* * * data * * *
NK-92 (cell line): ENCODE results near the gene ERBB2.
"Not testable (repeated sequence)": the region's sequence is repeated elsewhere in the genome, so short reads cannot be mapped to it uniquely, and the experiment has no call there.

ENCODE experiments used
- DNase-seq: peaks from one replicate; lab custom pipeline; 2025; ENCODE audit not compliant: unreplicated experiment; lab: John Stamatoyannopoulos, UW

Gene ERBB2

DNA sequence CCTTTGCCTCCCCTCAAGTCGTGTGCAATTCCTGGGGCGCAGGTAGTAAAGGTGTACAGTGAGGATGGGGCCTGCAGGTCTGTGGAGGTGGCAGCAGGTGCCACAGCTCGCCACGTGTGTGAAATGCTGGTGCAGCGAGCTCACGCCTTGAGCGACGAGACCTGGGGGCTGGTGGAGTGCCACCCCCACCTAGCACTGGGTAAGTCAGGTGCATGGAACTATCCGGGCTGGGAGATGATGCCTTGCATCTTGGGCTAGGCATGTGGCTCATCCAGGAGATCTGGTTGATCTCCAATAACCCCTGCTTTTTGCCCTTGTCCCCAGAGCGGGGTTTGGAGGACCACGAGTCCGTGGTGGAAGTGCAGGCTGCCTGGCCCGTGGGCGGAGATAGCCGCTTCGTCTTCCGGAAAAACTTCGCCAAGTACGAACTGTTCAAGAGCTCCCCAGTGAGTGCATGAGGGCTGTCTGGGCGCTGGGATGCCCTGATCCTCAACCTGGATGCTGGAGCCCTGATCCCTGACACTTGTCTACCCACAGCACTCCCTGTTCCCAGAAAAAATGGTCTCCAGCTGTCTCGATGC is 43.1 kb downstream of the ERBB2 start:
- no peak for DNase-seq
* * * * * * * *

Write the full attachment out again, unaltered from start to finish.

NK-92 (cell line): ENCODE results near the gene ERBB2.
"Not testable (repeated sequence)": the region's sequence is repeated elsewhere in the genome, so short reads cannot be mapped to it uniquely, and the experiment has no call there.

ENCODE experiments used
- DNase-seq: peaks from one replicate; lab custom pipeline; 2025; ENCODE audit not compliant: unreplicated experiment; lab: John Stamatoyannopoulos, UW

Gene ERBB2

DNA sequence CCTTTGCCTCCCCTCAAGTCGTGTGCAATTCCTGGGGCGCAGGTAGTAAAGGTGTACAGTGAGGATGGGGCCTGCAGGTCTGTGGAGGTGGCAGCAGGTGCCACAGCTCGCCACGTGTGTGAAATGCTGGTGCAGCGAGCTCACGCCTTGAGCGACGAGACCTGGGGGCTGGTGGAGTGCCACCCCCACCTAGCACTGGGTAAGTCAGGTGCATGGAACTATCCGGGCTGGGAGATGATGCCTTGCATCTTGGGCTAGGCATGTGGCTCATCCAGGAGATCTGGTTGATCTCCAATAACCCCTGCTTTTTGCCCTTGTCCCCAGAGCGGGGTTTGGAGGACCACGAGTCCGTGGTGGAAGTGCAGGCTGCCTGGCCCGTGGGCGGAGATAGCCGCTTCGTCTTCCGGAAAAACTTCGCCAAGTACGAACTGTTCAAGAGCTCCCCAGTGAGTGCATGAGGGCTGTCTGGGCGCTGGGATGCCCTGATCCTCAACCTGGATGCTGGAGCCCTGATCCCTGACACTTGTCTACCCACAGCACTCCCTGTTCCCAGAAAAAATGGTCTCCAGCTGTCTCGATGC is 43.1 kb downstream of the ERBB2 start:
- no peak for DNase-seq